National Assembly Politics

Nigeria Walking Into Another Foreign Debt Trap

Nigeria Walking Into Another Foreign Debt Trap

Nigeria walking into another foreign debt trap. Criticism has greeted the fresh request by the President, Major General Muhammadu Buhari (retd.), to the National Assembly seeking approval for another foreign loan of $6.18 billion to part-finance the 2021 budget.

Foreign Debt Trap

Public displeasure has been directed at the regime for its addiction to borrowing without tangible results, and at the parliament for its perceived robotic approvals of such requests and its failure to demand details and accountability.

Foreign Debt Trap
Foreign Debt Trap

As external and domestic debts rise with scant improvement in the economy, the government should stop digging deeper into debt, while the legislature should be more rigorous in exercising its statutory oversight.

Foreign Debt Trap

Both arms of government owe Nigerians no less. External debt has risen exponentially to hit $33.34 billion by December 2021 compared to $10.31 billion in June 2015, according to the Debt Management Office.

For a country that escaped three decades of a crushing debt burden just 15 years ago when the economy was in a better shape, a more devastating debt trap amid rising poverty and joblessness is emerging.

Foreign Debt Trap

Buhari explained that the loan would facilitate funding of “critical infrastructural projects in transportation, health and education” among others.

Howls of protest elicited clarifications from the DMO, which said the New Capital Raising was provided for in the 2021 Appropriation Act and accordingly, already endorsed.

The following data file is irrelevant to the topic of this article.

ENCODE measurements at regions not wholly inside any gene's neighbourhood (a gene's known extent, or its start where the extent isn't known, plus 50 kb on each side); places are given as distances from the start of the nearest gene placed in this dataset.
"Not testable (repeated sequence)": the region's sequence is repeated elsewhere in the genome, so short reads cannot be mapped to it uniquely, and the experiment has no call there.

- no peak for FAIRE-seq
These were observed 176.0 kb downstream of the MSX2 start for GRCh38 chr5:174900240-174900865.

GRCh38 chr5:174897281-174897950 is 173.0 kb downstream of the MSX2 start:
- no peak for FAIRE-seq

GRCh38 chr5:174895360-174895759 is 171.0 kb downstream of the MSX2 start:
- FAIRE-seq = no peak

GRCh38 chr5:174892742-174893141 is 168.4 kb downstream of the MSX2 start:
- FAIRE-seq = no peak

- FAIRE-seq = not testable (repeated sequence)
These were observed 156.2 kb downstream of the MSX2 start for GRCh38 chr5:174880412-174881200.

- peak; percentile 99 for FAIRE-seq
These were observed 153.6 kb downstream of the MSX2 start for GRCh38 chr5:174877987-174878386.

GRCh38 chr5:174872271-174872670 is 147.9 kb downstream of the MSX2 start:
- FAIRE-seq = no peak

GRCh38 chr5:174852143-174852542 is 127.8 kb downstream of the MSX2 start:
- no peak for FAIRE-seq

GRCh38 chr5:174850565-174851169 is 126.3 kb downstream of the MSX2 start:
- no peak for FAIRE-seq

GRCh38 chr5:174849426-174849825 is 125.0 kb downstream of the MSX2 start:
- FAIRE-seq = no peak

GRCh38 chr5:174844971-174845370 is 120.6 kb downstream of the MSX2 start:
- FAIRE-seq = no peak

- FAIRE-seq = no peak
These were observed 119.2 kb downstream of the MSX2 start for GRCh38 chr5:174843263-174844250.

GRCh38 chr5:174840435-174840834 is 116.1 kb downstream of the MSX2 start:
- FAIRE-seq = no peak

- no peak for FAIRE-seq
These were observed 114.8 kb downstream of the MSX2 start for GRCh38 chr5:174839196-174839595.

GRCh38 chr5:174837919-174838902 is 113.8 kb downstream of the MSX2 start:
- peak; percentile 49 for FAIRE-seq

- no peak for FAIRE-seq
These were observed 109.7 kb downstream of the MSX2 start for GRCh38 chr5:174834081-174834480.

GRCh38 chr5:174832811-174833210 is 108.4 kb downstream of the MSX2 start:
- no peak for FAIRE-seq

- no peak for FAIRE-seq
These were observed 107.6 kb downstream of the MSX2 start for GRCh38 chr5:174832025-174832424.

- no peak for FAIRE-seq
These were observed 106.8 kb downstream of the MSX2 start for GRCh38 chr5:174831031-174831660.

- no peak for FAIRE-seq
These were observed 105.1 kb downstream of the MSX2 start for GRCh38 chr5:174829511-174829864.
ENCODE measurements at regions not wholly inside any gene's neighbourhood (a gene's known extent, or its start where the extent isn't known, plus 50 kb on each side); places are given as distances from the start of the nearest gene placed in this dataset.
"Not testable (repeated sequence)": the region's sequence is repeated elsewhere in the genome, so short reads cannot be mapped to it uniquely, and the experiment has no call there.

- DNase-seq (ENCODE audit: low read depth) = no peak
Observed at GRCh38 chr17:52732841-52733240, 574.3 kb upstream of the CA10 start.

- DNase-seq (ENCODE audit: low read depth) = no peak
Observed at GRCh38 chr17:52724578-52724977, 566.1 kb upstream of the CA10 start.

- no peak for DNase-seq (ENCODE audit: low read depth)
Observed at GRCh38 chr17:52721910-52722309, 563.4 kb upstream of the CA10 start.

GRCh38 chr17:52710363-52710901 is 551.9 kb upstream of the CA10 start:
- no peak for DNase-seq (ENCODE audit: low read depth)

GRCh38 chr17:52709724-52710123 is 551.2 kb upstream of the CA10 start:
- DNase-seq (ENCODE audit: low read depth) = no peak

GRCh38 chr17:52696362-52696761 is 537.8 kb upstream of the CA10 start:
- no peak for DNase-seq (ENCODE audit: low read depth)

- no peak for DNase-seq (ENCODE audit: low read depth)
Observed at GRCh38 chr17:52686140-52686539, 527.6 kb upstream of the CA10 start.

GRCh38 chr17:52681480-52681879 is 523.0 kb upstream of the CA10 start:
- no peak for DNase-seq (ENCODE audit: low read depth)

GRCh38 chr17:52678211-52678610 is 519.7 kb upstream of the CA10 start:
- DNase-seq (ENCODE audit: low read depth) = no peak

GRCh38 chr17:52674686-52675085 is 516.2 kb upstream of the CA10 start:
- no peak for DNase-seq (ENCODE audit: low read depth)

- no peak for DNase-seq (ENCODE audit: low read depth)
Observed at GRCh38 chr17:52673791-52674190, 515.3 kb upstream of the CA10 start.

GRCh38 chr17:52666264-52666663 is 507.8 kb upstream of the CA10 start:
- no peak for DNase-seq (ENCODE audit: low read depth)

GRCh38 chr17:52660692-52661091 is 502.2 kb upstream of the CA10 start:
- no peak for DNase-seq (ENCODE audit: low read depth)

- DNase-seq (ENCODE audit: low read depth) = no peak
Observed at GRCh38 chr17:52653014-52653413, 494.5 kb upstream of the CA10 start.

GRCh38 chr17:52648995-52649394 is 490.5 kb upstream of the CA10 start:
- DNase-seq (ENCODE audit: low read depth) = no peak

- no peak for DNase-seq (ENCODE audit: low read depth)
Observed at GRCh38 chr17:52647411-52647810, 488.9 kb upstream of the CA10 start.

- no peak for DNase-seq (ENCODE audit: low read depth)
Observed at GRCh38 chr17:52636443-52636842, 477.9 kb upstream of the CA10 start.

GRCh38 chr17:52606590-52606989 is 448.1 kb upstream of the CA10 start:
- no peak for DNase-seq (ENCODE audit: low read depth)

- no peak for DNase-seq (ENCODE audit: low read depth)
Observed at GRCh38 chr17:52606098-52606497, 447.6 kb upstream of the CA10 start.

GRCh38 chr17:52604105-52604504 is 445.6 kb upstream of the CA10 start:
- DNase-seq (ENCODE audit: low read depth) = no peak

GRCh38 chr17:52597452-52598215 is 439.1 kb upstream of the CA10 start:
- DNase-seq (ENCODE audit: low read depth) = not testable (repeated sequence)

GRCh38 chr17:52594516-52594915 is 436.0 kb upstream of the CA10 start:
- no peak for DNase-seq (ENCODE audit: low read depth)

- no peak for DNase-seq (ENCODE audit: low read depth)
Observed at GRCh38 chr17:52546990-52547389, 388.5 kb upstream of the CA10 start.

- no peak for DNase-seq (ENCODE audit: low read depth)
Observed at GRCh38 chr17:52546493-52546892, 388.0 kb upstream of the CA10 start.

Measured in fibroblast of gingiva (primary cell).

Foreign Debt Trap

It said the loan was part of the planned borrowing to fund the N5.6 trillion 2021 budget deficit.

This did not assuage public disquiet. For the organised private sector, the steep rise in debt and increasingly weak revenue base call for a pause and greater circumspection over existing and new borrowing plans.

Foreign Debt Trap

This makes sense, especially as the government admitted that almost 90 per cent of its retained revenue was spent on debt servicing from January to November last year.

The President of the Abuja Chamber of Commerce and Industry, Al-Mujtaba Abubakar, emphasised that the deficit financing plan should be tempered by the adverse effects of excessive borrowing, especially on interest payment, adding, “We particularly call attention to the debt service rate and its attendant depletion of revenue earnings.”

Foreign Debt Trap

Muda Yusuf, the director-general of the Lagos Chamber of Commerce and Industry, adds that the country’s debt profile continued to raise “serious sustainability concerns.”

Nigeria has, through poor economic management, incompetent leadership, and external shocks, found itself in a cul-de-sac.

Foreign Debt Trap

Having failed to diversify revenue sources and overturn the dependence on crude oil that provides 90 per cent of budget funding, the country is vulnerable to price volatility in the international market.

The COVID-19 outbreak and the ensuing global contraction further hit hard, seeming to offer even more debt acquisition irresistible to a regime that was already taking loans at an unprecedented rate.

Foreign Debt Trap

In June 2020, the National Assembly approved borrowings totalling $22.79 billion to cover the 2016-2018 External Borrowing Rolling Plan.

Alarmingly, Buhari’s correspondence to the parliament revealed that a total of $36.83 billion is to be borrowed from diverse sources through the 2018-2020 borrowing plan period, ostensibly to fund infrastructure and poverty reduction projects, among others.